This does come at a premium though; expect to be paying a higher price for hardwood fence components. This may make it uneconomical for many projects, but nevertheless a species that shouldn’t be discounted.

Tropical hardwood fences can be treated with oils to guard against UV rays. This also gives the timber a more contrasting look, allowing the grain of the timber to ‘pop’.

What types and styles of timber fencing are there?

Whether horizontal or vertical, fencing can come in a variety of types. Your choice will depend on the level of privacy you desire, as well as your desired aesthetic.

For a high level of boundary marking, featherboard may be the most appropriate. For more decorative purposes, picket fencing may be better; there are also options such as waney-edged fencing, and overlap.

For something more grandiose, you may choose decorative fencing. This encompasses styles such as lattice fencing.

Installing timber fencing: tips from the trade

Once you’ve made a decision about which species and style you’re after, and want to install the fencing yourself, we’re sure a few tips from the trade wouldn’t go amiss.

  • Measure the length of your garden to decide how many posts and panels you’ll need.
  • Posts come in a variety of heights. There’s also the option to choose concrete posts.
  • There are a variety of methods for securing the posts. This can include post ‘shoes’, cement or post spikes.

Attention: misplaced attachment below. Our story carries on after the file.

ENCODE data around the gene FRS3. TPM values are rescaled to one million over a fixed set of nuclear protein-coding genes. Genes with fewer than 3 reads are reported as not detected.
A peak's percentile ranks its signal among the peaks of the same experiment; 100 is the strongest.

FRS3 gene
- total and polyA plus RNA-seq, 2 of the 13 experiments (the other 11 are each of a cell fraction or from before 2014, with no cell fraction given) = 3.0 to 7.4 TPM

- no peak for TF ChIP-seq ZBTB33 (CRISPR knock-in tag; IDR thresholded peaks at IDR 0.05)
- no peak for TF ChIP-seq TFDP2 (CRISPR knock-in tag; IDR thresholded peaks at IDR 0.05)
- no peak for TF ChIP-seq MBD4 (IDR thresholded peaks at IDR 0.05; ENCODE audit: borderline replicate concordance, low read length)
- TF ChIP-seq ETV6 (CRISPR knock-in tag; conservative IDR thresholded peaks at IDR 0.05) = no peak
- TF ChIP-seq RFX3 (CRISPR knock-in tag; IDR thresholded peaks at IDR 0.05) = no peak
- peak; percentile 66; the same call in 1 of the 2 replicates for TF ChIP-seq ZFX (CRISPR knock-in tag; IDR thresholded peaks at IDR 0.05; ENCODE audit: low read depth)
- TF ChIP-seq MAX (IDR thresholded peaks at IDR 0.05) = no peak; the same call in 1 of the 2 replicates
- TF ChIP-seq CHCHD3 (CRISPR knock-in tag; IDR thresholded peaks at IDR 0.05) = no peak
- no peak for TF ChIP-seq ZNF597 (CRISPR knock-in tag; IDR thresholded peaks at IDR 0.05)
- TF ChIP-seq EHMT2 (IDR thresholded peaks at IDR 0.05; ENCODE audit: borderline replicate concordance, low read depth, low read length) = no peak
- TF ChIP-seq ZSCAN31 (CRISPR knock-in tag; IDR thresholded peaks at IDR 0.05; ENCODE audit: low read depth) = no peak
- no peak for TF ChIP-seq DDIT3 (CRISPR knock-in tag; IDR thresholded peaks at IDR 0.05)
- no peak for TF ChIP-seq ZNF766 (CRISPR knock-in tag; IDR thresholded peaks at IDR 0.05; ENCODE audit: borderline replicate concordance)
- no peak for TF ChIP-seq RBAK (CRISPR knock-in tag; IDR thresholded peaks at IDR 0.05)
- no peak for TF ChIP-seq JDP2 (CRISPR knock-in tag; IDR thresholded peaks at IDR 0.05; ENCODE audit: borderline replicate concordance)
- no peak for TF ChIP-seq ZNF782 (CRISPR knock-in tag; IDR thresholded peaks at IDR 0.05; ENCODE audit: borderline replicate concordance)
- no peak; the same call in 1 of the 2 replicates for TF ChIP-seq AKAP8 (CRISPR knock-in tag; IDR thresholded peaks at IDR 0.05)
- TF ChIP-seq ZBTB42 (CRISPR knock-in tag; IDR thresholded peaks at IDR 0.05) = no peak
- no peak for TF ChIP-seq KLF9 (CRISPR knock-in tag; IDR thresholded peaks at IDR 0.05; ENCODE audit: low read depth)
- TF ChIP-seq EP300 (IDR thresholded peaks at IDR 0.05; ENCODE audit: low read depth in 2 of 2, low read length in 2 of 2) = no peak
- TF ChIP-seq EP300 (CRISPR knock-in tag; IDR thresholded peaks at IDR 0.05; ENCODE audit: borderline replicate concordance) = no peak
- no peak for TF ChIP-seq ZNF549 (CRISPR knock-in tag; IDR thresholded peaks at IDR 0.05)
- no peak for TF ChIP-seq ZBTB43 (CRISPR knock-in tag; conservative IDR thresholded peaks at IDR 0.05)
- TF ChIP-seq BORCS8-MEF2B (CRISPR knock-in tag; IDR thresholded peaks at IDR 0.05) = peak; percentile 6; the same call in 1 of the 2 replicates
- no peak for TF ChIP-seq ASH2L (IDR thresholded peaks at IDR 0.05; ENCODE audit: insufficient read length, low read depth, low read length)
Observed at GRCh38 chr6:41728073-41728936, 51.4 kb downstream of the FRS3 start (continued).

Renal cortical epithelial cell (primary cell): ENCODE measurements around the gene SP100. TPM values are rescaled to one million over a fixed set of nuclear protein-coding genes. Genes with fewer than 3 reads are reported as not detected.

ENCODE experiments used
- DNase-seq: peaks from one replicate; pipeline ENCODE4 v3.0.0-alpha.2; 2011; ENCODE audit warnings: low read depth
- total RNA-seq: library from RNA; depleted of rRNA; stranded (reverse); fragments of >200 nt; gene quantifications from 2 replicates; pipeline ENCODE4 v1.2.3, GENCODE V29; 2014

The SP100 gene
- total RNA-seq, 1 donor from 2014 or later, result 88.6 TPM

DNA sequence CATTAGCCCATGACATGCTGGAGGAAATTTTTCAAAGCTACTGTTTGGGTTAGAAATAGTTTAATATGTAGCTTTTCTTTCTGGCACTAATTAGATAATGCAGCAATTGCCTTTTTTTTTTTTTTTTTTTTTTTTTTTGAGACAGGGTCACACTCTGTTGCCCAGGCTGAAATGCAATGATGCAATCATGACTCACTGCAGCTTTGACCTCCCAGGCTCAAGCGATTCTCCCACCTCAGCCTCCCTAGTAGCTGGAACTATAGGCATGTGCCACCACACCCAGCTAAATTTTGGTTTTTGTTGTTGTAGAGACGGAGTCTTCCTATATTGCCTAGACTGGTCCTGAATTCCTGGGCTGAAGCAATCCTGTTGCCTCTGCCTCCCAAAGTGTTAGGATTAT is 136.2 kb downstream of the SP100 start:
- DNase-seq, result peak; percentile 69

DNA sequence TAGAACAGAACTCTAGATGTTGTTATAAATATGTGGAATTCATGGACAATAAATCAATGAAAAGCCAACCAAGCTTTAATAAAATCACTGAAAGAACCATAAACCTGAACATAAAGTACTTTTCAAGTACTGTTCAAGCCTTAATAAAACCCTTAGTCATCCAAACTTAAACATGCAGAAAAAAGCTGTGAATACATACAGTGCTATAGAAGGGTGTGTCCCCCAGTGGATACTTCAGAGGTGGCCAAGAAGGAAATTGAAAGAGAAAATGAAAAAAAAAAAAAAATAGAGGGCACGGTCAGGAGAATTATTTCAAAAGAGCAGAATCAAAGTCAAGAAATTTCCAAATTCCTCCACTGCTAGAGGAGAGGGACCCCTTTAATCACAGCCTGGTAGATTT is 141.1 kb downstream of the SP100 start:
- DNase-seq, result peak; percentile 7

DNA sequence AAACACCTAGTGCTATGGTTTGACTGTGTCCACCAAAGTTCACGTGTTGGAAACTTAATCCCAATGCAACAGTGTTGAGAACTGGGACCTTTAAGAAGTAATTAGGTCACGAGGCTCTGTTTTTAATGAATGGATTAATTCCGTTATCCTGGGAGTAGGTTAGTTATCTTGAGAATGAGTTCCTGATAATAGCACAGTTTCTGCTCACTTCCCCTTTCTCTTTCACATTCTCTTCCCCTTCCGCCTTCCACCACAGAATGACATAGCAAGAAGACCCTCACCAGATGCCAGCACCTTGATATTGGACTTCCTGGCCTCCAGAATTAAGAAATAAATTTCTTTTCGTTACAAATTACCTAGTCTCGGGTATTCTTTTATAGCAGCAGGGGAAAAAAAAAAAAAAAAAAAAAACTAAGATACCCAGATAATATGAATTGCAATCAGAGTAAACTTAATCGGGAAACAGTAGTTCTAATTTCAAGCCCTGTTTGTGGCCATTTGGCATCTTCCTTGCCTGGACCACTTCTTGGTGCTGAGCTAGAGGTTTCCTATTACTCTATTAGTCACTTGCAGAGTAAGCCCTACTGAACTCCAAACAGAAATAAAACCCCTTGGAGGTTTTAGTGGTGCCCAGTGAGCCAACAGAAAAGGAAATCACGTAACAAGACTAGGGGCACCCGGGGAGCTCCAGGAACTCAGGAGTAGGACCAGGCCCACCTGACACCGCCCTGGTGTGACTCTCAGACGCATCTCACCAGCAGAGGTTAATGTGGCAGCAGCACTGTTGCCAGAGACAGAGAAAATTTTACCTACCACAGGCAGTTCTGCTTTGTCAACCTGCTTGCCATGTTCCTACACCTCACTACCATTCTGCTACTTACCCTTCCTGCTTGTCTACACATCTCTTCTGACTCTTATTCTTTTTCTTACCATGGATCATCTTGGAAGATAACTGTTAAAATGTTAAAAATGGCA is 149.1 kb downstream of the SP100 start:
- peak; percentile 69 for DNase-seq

• As discussed, you’ll want to ensure your posts are treated with a timber preservative to prevent rotting (in particular, the part that will be in the ground).
  • When planting your posts, you need around 2ft of the post in the ground; It’s best to mark this out on the post before planting. To each side of the post, there should be a width three times the space of the post.
  • It may be helpful to use 6ft markers between each post.
  • You may want to place a few inches of gravel in the post holes; this allows water to drain away — preventing the posts from rotting
  • Make sure the posts are level across both sides; wooden stakes are useful here.
  • When the posts are ready, you’ll probably want a gravel board to prevent the fencing from touching the floor, fighting against rot.
  • Use stainless steel or galvanised screws / nails. They’re more resistant to rust.
  • Always have a spirit level on hand to check your fencing is level once they have been installed.
  • You might want to top off your fencing posts with some caps — but make sure they’re pre-drilled to prevent end splitting.

Timber fencing maintenance & paint tips

We’ve all seen those damaged, shabby, weathered garden fences — yes, timber fencing can look fantastic, but when it’s neglected, it can quickly develop into something of an eyesore. Here are a few top tips for keeping your fencing tip top, so it looks its best and is built to survive the British weather onslaught.

Treating your timber fencing panels and posts